Auditory Processing and Hearing Bionics

Subject 431-671 (2009)

Note: This is an archived Handbook entry from 2009. Search for this in the current handbook

Credit Points: 12.50
Level: 9 (Graduate/Postgraduate)
Dates & Locations:

This subject has the following teaching availabilities in 2009:

Semester 2, - Taught on campus.
Pre-teaching Period Start not applicable
Teaching Period not applicable
Assessment Period End not applicable
Last date to Self-Enrol not applicable
Census Date not applicable
Last date to Withdraw without fail not applicable

Timetable can be viewed here. For information about these dates, click here.
Time Commitment: Contact Hours: 36 Hours; Non contact time commitment 84 Hours
Total Time Commitment: Not available
Prerequisites: None
Corequisites: None
Recommended Background Knowledge: None
Non Allowed Subjects: None
Core Participation Requirements:

For the purposes of considering request for Reasonable Adjustments under the Disability Standards for Education (Cwth 2005), and Student Support and Engagement Policy, academic requirements for this subject are articulated in the Subject Overview, Learning Outcomes, Assessment and Generic Skills sections of this entry.

It is University policy to take all reasonable steps to minimise the impact of disability upon academic study, and reasonable adjustments will be made to enhance a student's participation in the University's programs. Students who feel their disability may impact on meeting the requirements of this subject are encouraged to discuss this matter with a Faculty Student Adviser and Student Equity and Disability Support:


Prof Anthony Burkitt
Subject Overview: This subject introduces students to auditory processing (predominately in humans, but also including automatic speech recognition methods) and the prostheses available for treating auditory impairment (hearing aids and cochlear implants). Topics covered include: acoustics and auditory stimuli, physical characteristics of sound, properties of speech, auditory pathway, neural coding of sound, speech and language processing, auditory psychophysics, audio coding, automatic speech recognition, hearing loss and auditory impairment, measurements of auditory function, hearing aids, cochlear implants (the bionic ear), signal processing strategies for cochlear implants.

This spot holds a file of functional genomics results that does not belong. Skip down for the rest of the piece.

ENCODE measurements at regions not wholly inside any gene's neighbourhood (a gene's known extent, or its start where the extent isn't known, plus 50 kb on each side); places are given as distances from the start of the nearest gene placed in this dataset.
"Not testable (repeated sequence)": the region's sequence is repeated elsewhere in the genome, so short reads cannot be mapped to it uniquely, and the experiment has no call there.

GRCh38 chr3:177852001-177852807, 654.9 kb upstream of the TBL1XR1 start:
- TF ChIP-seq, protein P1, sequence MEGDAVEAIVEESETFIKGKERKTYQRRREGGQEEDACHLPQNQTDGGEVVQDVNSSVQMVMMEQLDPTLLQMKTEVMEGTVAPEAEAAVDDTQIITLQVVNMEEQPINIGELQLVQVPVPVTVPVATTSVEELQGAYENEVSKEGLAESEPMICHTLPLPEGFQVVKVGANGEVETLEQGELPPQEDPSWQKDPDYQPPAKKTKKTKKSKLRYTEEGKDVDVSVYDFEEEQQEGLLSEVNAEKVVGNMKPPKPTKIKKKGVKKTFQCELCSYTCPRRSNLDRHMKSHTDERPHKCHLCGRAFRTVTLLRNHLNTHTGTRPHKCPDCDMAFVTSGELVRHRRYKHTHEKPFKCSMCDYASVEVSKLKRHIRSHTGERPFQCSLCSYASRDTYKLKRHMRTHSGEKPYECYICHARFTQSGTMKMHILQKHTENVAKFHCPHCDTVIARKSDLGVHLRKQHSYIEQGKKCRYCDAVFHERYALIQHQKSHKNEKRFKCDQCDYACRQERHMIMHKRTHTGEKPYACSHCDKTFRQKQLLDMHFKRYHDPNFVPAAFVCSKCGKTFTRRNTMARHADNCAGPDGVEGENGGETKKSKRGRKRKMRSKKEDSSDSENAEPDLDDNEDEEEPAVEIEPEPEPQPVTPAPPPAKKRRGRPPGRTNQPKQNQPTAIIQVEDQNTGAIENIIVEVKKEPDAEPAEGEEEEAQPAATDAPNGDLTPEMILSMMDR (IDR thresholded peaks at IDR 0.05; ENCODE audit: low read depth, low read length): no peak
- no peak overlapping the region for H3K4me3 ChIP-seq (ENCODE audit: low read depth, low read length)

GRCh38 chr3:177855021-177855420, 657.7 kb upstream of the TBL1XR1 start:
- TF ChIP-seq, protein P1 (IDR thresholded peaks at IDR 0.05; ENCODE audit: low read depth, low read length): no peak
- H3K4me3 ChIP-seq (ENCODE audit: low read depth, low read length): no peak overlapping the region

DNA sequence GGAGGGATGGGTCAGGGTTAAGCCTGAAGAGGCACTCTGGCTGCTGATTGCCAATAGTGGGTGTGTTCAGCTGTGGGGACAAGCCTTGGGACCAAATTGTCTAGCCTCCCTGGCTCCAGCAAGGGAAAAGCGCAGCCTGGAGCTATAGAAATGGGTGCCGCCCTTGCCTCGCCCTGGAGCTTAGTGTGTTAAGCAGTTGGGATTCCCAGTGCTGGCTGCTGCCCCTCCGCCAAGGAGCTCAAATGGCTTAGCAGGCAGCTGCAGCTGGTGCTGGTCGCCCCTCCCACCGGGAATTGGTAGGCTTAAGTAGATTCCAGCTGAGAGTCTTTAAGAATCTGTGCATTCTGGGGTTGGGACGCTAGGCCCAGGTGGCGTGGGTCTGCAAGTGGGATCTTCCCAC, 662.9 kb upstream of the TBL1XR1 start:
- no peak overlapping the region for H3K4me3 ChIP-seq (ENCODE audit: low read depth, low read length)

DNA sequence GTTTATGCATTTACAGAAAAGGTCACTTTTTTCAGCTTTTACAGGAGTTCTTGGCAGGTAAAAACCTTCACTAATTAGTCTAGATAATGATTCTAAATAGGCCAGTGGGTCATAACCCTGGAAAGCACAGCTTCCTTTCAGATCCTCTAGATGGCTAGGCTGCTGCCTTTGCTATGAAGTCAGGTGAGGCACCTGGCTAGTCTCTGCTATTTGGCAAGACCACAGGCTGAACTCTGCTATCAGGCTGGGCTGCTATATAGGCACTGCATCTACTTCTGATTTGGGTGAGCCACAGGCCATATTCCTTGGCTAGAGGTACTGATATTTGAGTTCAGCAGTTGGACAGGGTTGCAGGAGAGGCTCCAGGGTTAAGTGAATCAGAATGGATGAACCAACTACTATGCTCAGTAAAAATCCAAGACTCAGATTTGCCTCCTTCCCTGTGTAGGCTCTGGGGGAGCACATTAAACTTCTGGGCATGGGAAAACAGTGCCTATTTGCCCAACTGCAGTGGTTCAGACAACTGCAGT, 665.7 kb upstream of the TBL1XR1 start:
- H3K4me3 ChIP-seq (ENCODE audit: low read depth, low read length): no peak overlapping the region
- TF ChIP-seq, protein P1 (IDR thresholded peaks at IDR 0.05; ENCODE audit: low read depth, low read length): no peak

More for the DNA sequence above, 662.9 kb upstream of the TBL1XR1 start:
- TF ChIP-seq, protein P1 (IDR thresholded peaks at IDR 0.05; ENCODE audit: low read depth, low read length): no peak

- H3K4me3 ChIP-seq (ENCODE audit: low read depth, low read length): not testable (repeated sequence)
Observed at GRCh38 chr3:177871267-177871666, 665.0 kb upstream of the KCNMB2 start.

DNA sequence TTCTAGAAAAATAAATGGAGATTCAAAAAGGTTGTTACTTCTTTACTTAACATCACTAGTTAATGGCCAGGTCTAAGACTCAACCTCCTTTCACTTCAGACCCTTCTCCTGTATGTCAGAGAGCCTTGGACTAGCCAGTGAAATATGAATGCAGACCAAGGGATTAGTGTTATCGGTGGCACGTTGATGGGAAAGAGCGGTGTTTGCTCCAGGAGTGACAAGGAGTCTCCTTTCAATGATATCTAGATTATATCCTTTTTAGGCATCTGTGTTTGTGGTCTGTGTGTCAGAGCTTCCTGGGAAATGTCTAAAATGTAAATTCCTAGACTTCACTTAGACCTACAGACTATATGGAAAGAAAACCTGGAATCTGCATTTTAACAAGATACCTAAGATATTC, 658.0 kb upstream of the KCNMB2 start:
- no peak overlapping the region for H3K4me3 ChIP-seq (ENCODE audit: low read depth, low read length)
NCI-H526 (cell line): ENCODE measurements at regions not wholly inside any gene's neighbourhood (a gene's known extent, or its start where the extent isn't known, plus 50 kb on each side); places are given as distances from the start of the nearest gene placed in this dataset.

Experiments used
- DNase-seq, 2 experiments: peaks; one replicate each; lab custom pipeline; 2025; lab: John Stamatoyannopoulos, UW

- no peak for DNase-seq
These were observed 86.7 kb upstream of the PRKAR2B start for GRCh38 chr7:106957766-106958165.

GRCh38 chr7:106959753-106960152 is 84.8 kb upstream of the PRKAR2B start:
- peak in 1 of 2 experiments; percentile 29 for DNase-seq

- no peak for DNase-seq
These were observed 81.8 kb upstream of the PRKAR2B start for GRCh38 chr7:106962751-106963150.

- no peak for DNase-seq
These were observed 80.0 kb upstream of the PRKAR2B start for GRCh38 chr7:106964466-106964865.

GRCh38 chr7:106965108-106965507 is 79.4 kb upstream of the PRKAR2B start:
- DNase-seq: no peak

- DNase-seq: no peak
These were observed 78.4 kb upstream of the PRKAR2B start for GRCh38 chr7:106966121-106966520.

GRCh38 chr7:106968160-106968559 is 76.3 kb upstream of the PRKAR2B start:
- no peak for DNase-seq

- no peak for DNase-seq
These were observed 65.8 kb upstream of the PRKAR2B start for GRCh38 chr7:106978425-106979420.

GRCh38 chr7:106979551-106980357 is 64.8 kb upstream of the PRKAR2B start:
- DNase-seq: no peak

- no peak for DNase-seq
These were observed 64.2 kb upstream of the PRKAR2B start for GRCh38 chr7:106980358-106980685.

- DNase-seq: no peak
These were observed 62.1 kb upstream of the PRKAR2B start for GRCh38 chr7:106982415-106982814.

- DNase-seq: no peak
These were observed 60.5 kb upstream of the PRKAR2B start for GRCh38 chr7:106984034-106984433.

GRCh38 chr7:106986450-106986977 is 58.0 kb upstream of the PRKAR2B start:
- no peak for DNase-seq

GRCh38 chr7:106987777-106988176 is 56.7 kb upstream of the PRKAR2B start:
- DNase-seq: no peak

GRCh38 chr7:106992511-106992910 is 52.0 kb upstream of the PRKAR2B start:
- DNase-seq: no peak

On successful completion, students should be able to:

  • describe the physical characteristics of speech and sound
  • describe the processing of sound carried out in the human auditory pathway
  • measure the behaviour of the human auditory system using psychophysical procedures
  • identify and describe the principles underlying different automatic speech recognition systems
  • evaluate the performance of an automatic speech recognition system
  • interpret the results of the principal measures of auditory impairment
  • identify the type of neural prosthesis appropriate for specific types of hearing impairment
  • describe the signal processing carried out by a hearing aid
  • describe the principal signal processing techniques used with cochlear implants
  • identify the factors that determine the effectiveness of a cochlear implant for a particular patient
Assessment: One 1-hour test (10%), one 2-hour examination (40%) and two assignments of 3,000 words equivalent each (50%) including a presentation and a computer-based project using MATLAB.
Prescribed Texts: None
Breadth Options:

This subject is not available as a breadth subject.

Fees Information: Subject EFTSL, Level, Discipline & Census Date
Generic Skills: 1. ability to apply knowledge of basic science and engineering fundamentals;

2. ability to communicate effectively, not only with engineers but also with the community at large;

3. ability to undertake problem identification, formulation and solution;

4. ability to utilise a systems approach to design and operational performance.

5. ability to function effectively as an individual and in multi-disciplinary teams, with the capacity to be a leader or manager as well as an effective team leader.

6. understanding of the social, cultural, global and environmental responsibilities of the professional engineer, and the need for sustainable development understanding of professional and ethical responsibilities and commitment to them

7. capacity for independent critical thought, rational inquiry and self-directed learning profound respect for truth and intellectual integrity and for the ethics of scholarship
Related Course(s): Master of Biomedical Engineering
Master of Engineering Science(Biomedical Enginering)

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